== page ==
Cecelia Mason Published

Shutdown may affect upcoming marathon


The federal government shutdown could possibly impact the upcoming Freedom’s Run marathon in the Eastern Panhandle if the shutdown is still going on at the end of next week. But the Marathon will continue regardless of whether the government’s closed.

This is the fifth year for the marathon and one of its main attractions is the route it takes through four national parks. Those parks are closed because of the federal government shutdown. But there is a contingency plan.

“It’s something that when you plan for an event like this for a year you run through all your contingencies and think of things you can control and this one didn’t come into the radar until about 10 days ago,” Mark Cucuzzella, Freedom’s Run director, said. “So yes if there is a government shutdown we will not be able to use the parks.”

Cucuzzella is hoping for a quick resolution to the shutdown but said organizers have mapped out “a really nice alternate route” for runners to use if the federal government is still closed the day of the event, Oct. 12, 2013.

“So the show will go on and I think this will be a good stance of solidarity to health and fitness and community doesn’t stop when the government decides they can’t figure things out and come to agreement,” he said.

Freedom’s Run offers a one mile kids run, a 5K, 10K, half marathon and full marathon. The number of participants is capped at 25 hundred for the four races and Cucuzzella said close to that number is signed up.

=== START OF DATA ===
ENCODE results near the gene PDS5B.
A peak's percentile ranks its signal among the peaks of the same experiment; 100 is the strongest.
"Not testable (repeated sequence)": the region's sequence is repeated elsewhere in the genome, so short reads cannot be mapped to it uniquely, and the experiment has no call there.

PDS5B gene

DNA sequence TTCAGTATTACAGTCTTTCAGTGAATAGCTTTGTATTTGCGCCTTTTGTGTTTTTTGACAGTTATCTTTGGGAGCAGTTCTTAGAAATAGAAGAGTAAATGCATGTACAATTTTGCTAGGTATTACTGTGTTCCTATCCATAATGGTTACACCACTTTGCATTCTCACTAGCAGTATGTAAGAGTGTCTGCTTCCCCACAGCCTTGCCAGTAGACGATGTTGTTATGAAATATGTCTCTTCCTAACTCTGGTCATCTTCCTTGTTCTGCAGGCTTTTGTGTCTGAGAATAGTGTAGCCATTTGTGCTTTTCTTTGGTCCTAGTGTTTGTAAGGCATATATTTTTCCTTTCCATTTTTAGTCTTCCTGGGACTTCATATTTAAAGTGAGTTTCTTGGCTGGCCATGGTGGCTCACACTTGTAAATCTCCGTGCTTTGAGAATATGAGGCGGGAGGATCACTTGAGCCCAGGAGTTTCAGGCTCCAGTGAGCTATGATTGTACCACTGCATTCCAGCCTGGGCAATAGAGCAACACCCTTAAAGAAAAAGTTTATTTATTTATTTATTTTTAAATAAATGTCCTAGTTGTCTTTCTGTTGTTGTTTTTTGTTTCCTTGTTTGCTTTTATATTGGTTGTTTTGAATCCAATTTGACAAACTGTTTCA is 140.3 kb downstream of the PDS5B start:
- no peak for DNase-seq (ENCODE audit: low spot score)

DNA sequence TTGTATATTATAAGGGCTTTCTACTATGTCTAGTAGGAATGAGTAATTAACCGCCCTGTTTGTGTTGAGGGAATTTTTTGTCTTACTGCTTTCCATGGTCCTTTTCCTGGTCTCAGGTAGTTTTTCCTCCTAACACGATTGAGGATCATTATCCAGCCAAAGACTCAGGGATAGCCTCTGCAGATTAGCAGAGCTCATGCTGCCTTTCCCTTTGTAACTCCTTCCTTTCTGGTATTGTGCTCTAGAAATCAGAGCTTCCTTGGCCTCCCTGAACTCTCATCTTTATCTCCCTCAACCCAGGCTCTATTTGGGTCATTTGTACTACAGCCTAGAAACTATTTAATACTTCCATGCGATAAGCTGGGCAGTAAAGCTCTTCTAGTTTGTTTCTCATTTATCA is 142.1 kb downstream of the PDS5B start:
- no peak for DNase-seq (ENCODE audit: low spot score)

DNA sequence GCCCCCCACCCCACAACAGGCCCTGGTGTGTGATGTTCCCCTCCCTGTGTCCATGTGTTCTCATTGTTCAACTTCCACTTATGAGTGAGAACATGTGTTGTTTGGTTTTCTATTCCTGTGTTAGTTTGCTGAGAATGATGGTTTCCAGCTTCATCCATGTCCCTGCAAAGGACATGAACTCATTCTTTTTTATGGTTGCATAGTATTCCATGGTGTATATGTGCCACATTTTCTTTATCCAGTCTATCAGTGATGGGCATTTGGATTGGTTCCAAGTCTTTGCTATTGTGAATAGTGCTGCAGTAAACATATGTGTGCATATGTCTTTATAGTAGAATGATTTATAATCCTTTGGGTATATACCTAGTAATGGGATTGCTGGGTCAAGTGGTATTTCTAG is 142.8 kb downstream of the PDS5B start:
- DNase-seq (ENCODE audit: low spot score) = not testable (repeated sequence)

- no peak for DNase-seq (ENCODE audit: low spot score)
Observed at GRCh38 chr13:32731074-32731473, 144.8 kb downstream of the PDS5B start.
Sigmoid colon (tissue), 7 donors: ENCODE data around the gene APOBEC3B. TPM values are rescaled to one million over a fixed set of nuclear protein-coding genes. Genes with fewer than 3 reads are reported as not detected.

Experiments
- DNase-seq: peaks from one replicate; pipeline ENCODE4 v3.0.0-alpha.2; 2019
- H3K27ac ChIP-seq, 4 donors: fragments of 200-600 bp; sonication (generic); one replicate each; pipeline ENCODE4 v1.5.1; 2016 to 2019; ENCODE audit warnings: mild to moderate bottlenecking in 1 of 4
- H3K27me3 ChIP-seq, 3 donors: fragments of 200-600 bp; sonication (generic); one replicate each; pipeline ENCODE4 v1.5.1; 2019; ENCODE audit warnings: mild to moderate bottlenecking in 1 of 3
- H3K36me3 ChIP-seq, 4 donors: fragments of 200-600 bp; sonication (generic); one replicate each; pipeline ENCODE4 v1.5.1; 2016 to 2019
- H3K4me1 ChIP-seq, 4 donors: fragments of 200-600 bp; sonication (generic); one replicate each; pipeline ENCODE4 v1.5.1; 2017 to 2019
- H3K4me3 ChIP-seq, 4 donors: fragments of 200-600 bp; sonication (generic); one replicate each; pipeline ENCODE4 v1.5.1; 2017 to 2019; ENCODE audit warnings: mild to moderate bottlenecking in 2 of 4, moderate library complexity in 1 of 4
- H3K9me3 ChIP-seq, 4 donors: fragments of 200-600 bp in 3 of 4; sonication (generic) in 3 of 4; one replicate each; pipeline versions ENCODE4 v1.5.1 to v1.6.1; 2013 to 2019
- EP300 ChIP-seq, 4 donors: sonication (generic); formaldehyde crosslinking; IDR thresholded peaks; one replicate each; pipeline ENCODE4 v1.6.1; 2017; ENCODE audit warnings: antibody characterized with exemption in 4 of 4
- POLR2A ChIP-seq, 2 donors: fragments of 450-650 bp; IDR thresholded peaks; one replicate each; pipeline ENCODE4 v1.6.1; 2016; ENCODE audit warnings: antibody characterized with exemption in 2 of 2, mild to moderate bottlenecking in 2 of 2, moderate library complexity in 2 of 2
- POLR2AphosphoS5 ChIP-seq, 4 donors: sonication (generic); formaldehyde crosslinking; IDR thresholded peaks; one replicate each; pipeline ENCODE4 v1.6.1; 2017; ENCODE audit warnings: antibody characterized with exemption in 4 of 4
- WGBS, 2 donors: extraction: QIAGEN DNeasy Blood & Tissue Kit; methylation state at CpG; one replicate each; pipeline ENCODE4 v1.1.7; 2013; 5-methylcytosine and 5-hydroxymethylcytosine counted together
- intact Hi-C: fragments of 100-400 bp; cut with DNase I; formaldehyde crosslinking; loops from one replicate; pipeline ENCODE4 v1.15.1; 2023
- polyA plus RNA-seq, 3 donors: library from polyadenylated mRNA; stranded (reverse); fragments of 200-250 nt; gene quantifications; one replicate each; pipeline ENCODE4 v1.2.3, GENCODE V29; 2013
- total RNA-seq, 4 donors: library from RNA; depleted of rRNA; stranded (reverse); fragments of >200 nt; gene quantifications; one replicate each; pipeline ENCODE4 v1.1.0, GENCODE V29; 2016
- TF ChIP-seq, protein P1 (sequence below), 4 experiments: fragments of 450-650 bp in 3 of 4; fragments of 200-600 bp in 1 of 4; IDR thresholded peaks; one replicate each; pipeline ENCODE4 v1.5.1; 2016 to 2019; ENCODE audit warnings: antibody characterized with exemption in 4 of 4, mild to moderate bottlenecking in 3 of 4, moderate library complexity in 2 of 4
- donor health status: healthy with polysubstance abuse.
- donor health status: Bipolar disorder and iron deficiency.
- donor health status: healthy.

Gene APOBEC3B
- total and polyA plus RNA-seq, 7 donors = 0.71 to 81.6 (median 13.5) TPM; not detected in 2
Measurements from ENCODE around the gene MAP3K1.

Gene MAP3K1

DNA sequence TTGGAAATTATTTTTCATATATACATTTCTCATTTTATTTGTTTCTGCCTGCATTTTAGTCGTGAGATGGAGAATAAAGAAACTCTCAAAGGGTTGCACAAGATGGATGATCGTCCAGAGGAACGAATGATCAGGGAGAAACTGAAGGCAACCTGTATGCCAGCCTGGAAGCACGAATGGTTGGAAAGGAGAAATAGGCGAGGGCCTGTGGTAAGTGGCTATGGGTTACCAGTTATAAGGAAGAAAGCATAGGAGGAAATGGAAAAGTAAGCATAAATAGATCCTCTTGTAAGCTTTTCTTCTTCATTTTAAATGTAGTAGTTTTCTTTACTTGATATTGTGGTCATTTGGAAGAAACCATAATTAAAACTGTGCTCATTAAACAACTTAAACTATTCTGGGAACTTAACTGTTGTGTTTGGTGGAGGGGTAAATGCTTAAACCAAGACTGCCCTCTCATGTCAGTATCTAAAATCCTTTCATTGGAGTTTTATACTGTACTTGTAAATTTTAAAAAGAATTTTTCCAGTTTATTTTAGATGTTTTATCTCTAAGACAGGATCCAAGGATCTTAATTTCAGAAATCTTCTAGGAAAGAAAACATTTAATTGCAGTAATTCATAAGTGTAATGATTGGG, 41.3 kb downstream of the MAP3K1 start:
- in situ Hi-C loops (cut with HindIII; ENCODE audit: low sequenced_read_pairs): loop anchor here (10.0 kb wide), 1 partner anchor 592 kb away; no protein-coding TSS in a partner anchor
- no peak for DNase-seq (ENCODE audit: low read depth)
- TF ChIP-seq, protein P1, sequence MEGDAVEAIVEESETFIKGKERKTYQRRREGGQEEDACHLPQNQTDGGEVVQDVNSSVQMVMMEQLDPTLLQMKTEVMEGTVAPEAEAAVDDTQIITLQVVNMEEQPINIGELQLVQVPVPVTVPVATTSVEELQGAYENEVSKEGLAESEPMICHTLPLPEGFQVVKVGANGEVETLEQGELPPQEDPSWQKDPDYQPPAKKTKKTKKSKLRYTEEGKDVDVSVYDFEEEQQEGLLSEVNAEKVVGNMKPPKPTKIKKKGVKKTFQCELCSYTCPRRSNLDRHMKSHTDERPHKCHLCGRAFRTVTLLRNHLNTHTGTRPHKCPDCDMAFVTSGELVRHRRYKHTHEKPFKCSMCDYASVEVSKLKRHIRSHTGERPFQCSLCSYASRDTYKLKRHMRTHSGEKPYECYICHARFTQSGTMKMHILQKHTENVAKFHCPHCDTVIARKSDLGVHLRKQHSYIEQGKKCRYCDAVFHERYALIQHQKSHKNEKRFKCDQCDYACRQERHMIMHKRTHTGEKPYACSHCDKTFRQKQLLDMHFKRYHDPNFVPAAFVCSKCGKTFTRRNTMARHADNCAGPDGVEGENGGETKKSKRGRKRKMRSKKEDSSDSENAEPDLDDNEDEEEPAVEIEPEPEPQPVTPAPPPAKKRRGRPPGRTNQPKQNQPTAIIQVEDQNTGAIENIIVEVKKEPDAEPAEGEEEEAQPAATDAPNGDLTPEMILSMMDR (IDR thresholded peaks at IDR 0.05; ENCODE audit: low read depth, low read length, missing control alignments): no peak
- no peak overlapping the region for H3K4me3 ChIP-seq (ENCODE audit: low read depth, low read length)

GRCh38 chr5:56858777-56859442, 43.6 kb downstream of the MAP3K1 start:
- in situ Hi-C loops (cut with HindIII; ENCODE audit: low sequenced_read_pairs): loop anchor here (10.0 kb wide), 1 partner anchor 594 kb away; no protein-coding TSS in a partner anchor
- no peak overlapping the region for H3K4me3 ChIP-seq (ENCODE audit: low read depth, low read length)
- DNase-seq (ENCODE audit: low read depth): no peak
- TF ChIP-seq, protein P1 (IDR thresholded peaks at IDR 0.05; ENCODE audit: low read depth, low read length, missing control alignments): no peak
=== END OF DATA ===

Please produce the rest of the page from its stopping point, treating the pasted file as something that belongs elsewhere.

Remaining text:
The afternoon and evening before the race there are several events in Shepherdstown, W.Va. and at Shepherd University. A pre-race pasta dinner will feature a talk by West Virginian Jamie Summerlin.

“And Jamie ran across the country last year to raise money for military foundations and he just wrote a book called Freedom Run,” Cucuzzella said. “So he’s very generously offered to come here and speak at the pasta dinner, share his story. He’s going to run the race too.”

There will also be a free screening of the film In the High Country, which followed runner Anton Krupicka for a year as he lived and ran in the mountains. Krupicka and filmmaker Joel Wolpert will be there.

“I think what will be really cool is they’ll answer questions from the audience and talk about how to make a movie,” Cucuzzella said. “Meet Anton, he’s kind of an icon in the ultra-running world, one of the best ultra-marathoners in the world and people will be coming from all over just to meet Anton.”

Cucuzzella calls Krupicka “kind of a cult figure out there, (who) travels, sleeps in his truck and runs up and down mountains when the spirit hits him.”

“Probably a lot of us wish we had that kind of life where we don’t have to be at work at seven o’clock every day,” he said.

Freedom’s Run is featured in last month’s Running World Magazine and Cucuzzella said he’s excited that a little event he started five years ago to raise money for trails and gardens for schools is gaining national attention.